Why Experts Suspect More Cases in China and Why the US May Have More Cases Than it Realizes
E. Rosalie | January 20, 2020
Edited to reflect US cases Jan 21 and for clarity
Disclaimer: The views expressed reflect only me and do not represent any other persons or institutions.
Prologue: The bodies often slumped to the side.
A bloody froth spilled from the nose and mouth, pooling on the floor, visible to onlookers awaiting the same fate. If the others did not die from the virus, they might still drown in their own blood—maybe pneumonia.
By the pandemic’s end in 1920, 50–100 million people had perished, and there was little doubt it would happen again. The pandemic the world has yet to forget; that’s what I thought of skimming the reports from Asia.
Still, we remain unprepared.
They called it Pneumonia of Unknown Etiology, and the virus poised to descend on humanity like wildfire.
The close relative of SARS appeared out of thin air, but, just as abruptly, new cases in China disappeared — only the reports, not the sick people. The virus popped up in three, and now four, countries: Thailand, Japan, Korea, and the US.
China, believing animal markets to be the source, shut them down for cleaning on Jan 1, but multiple cases report not having visited animal markets.
How did they catch it if not at the market?
Potentially, human-to-human like SARS. SARS Coronavirus incubation took 4 to 6 days, with extremes of 2 to 14 days. That suggests community spread and the possibility of many more cases.
The virus’s reach likely extends beyond the recognized number.
Air droplets can suspend in the air for hours after an infected person has left. Finding everyone who trekked through airports seems unlikely.
Nothing indicates that mild infections cannot happen, meaning infected people may not know their status. This is most worrying given that a Wuhan doctor diagnosed the woman on Jan 18 with a cold.
The expected numbers are much higher than the numbers reported.
Depending on when this spilled over and how well it moves person-to-person, it could already be quietly spreading around the world.
Imperial College London released a report on Jan 17, echoing my concerns — only a student, I questioned my suspicion—estimating the number of infected parties:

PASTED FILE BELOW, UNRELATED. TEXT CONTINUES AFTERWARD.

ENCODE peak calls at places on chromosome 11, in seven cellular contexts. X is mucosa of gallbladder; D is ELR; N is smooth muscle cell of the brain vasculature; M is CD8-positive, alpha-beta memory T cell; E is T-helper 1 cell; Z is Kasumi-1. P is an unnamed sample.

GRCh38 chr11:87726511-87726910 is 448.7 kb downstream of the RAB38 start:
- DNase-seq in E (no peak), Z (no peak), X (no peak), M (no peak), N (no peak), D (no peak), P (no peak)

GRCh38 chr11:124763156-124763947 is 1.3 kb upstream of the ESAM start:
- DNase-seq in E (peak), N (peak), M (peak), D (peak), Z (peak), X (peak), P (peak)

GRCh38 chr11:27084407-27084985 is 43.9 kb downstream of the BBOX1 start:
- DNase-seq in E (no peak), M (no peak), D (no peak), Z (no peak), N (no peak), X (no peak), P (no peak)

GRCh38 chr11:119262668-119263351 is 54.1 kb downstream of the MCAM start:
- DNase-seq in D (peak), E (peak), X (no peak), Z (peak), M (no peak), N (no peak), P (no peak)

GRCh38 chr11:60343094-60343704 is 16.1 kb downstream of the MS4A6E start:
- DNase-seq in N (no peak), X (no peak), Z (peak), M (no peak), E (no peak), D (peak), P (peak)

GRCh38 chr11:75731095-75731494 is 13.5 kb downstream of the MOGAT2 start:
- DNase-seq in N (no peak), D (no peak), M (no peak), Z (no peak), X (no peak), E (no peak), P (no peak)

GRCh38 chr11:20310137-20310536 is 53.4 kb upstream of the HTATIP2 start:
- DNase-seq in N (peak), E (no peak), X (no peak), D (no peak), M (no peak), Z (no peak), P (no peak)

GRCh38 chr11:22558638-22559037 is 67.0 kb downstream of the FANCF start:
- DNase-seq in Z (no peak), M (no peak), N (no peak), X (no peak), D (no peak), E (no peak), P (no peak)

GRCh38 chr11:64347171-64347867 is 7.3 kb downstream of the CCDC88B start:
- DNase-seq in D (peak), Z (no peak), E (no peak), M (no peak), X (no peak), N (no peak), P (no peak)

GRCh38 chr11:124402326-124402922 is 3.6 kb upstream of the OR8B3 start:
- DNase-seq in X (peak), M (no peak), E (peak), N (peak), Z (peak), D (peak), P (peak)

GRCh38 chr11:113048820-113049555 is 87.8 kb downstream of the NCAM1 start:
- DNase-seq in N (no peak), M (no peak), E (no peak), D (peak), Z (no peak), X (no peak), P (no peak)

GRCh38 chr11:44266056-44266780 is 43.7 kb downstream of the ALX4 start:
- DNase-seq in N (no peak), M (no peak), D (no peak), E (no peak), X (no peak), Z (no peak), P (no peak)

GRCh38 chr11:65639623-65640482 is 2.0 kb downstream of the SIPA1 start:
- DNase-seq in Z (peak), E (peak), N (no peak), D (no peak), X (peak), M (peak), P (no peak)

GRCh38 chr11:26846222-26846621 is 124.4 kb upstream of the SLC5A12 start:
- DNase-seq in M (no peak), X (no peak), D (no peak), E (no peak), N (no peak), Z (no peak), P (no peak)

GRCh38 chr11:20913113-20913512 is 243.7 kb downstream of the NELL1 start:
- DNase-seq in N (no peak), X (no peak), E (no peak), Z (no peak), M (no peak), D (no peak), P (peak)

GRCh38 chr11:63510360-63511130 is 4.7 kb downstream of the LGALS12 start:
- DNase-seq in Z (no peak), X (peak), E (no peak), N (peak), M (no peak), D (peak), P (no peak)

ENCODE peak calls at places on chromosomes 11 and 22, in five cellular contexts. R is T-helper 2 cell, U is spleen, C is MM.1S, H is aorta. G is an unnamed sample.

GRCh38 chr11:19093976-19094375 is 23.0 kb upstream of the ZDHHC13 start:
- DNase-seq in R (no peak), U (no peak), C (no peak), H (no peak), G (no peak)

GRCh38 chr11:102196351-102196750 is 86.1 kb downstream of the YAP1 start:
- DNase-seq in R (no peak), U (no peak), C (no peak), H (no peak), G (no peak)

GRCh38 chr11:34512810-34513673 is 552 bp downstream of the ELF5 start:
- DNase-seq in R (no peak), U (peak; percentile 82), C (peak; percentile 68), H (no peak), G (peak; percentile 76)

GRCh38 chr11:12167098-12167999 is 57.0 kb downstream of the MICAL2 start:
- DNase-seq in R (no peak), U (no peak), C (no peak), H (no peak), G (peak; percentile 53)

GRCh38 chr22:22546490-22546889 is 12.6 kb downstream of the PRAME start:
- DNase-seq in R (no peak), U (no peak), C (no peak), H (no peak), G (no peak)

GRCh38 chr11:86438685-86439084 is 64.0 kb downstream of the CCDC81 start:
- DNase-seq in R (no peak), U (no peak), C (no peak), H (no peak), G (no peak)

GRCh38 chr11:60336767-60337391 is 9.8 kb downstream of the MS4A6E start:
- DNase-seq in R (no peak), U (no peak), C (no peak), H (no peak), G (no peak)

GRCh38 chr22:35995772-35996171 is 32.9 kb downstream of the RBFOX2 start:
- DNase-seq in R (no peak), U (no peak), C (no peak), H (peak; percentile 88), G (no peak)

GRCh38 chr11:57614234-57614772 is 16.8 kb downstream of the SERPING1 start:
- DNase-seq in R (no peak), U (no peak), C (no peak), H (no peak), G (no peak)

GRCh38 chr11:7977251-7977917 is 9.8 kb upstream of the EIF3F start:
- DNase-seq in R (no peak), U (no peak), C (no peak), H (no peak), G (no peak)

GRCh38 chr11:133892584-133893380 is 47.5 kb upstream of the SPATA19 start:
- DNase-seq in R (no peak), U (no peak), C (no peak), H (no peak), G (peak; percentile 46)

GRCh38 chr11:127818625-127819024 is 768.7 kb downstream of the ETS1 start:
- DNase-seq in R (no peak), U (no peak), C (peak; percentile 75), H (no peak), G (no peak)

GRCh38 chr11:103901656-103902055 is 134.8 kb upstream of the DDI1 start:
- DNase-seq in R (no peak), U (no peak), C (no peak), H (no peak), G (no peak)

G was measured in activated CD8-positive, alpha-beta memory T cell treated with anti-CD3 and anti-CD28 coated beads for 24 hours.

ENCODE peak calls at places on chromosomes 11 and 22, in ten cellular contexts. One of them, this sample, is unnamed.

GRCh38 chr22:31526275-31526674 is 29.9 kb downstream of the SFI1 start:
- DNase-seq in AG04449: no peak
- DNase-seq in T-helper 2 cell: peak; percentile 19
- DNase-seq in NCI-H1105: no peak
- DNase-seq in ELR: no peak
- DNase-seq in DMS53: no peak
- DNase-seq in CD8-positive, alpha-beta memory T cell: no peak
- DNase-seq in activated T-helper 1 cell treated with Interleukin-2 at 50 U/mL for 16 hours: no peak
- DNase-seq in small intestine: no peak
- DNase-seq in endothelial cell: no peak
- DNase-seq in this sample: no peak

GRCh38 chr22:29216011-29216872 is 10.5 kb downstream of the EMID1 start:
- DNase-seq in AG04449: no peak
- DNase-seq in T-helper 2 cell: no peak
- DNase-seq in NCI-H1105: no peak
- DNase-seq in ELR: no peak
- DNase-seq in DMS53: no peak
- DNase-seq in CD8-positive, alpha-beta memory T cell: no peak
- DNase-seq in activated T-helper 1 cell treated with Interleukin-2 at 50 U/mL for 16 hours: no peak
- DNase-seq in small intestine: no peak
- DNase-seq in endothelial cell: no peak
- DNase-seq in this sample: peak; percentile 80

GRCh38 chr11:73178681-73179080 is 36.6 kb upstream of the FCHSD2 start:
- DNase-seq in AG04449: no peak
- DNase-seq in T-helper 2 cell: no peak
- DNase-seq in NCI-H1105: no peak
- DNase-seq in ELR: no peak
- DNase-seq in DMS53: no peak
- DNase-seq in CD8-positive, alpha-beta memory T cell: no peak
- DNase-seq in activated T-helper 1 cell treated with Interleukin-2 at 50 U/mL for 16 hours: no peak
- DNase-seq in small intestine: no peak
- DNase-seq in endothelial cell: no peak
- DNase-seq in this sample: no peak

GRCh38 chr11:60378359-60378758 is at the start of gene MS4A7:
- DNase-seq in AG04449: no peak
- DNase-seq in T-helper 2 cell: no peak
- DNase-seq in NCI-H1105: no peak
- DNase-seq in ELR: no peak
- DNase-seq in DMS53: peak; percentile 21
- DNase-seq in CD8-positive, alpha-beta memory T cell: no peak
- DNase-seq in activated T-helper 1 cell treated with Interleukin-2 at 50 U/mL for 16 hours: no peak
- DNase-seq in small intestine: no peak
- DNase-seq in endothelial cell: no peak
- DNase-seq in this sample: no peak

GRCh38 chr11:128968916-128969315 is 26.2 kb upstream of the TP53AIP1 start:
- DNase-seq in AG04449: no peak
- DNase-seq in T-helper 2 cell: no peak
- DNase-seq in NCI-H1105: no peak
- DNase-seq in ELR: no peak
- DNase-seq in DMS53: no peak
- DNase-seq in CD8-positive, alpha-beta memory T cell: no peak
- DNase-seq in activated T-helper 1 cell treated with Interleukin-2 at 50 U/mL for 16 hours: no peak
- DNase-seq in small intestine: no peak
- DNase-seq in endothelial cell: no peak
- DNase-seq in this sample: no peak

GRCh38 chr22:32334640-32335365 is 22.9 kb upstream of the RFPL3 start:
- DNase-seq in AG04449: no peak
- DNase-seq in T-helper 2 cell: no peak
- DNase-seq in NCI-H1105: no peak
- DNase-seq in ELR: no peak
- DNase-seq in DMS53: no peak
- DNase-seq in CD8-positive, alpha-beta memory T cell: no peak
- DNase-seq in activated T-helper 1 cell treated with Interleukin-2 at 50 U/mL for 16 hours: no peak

The report estimated 1,723 cases, assuming Jan 12 as the latest onset date and included assumptions on traffic through the airport based on averages.
Given the cases in Japan and Thailand from travelers to China and the incubation of SARS, one of three possibilities occurred:
1. China has cases it doesn’t know exist.
2. China knows about cases and did not report after Jan 3.
- Bogoch, Isaac I, Alexander Watts, Andrea Thomas-Bachli, Carmen Huber, Moritz U G Kraemer, and Kamran Khan. 2020. “Pneumonia of Unknown Etiology in Wuhan, China: Potential for International Spread Via Commercial Air Travel”. Toronto General Hospital.
- Cauchemez, Simon, Christophe Fraser, Maria D. Van Kerkhove, Christl A. Donnelly, Steven Riley, Andrew Rambaut, Vincent Enouf, Sylvie van der Werf, and Neil M. Ferguson. 2014. “Middle East Respiratory Syndrome Coronavirus: Quantification of the Extent of the Epidemic, Surveillance Biases, and Transmissibility.” The Lancet Infectious Diseases 14 (1): 50–56. https://doi.org/10.1016/S1473-3099(13)70304-9.
- DEPARTMENT OF COMMUNICABLE DISEASE SURVEILLANCE AND RESPONSE, SURVEILLANCE AND RESPONSE, DEPARTMENT OF COMMUNICABLE DISEASE. Consensus Document on the Epidemiology of Severe Acute Respiratory Syndrome (SARS). WHO/CDS/CSR/GAR; 2003. https://www.who.int/csr/sars/en/WHOconsensus.pdf.
- Donnelly, Christl A., Azra C. Ghani, Gabriel M. Leung, Anthony J. Hedley, Christophe Fraser, Steven Riley, Laith J. Abu-Raddad, et al. 2003. “Epidemiological Determinants of Spread of Causal Agent of Severe Acute Respiratory Syndrome in Hong Kong.” Lancet 361 (9371): 1761–66. https://doi.org/10.1016/S0140-6736(03)13410-1.
- Natsuko Imai, Ilaria Dorigatti, Anne Cori, Steven Riley, Neil M. Ferguson. Estimating the potential total number of novel Coronavirus cases in Wuhan City, China. Imperial College London (17–01–2020), doi: https://doi.org/10.25561/77149
- Nickol, Michaela E., and Jason Kindrachuk. 2019. “A Year of Terror and a Century of Reflection: Perspectives on the Great Influenza Pandemic of 1918–1919.” BMC Infectious Diseases. https://doi.org/10.1186/s12879-019-3750-8.
- World Health Organization. 2020. “WHO | Novel Coronavirus — Republic of Korea (Ex-China).”
- World Health Organization. 2020. “WHO | Novel Coronavirus — China.” WHO. World Health Organization.